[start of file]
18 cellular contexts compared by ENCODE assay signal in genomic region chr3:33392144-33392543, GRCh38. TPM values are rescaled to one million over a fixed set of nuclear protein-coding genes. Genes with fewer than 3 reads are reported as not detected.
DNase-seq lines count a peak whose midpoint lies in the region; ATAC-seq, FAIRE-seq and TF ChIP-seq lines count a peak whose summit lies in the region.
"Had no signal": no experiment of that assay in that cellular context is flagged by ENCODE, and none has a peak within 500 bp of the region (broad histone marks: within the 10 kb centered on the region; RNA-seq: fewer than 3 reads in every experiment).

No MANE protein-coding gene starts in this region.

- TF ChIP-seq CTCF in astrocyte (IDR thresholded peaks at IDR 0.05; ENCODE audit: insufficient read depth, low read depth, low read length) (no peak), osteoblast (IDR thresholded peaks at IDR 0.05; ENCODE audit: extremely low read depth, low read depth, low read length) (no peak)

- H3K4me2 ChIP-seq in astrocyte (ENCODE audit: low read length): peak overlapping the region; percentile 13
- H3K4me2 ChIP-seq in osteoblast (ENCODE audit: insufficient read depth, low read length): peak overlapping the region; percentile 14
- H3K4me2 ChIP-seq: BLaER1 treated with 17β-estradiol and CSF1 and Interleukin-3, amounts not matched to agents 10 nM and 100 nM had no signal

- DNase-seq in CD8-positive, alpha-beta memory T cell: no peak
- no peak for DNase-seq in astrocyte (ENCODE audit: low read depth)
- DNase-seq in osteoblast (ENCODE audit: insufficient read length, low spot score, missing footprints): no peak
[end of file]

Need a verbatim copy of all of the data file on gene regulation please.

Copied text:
18 cellular contexts compared by ENCODE assay signal in genomic region chr3:33392144-33392543, GRCh38. TPM values are rescaled to one million over a fixed set of nuclear protein-coding genes. Genes with fewer than 3 reads are reported as not detected.
DNase-seq lines count a peak whose midpoint lies in the region; ATAC-seq, FAIRE-seq and TF ChIP-seq lines count a peak whose summit lies in the region.
"Had no signal": no experiment of that assay in that cellular context is flagged by ENCODE, and none has a peak within 500 bp of the region (broad histone marks: within the 10 kb centered on the region; RNA-seq: fewer than 3 reads in every experiment).

No MANE protein-coding gene starts in this region.

- TF ChIP-seq CTCF in astrocyte (IDR thresholded peaks at IDR 0.05; ENCODE audit: insufficient read depth, low read depth, low read length) (no peak), osteoblast (IDR thresholded peaks at IDR 0.05; ENCODE audit: extremely low read depth, low read depth, low read length) (no peak)

- H3K4me2 ChIP-seq in astrocyte (ENCODE audit: low read length): peak overlapping the region; percentile 13
- H3K4me2 ChIP-seq in osteoblast (ENCODE audit: insufficient read depth, low read length): peak overlapping the region; percentile 14
- H3K4me2 ChIP-seq: BLaER1 treated with 17β-estradiol and CSF1 and Interleukin-3, amounts not matched to agents 10 nM and 100 nM had no signal

- DNase-seq in CD8-positive, alpha-beta memory T cell: no peak
- no peak for DNase-seq in astrocyte (ENCODE audit: low read depth)
- DNase-seq in osteoblast (ENCODE audit: insufficient read length, low spot score, missing footprints): no peak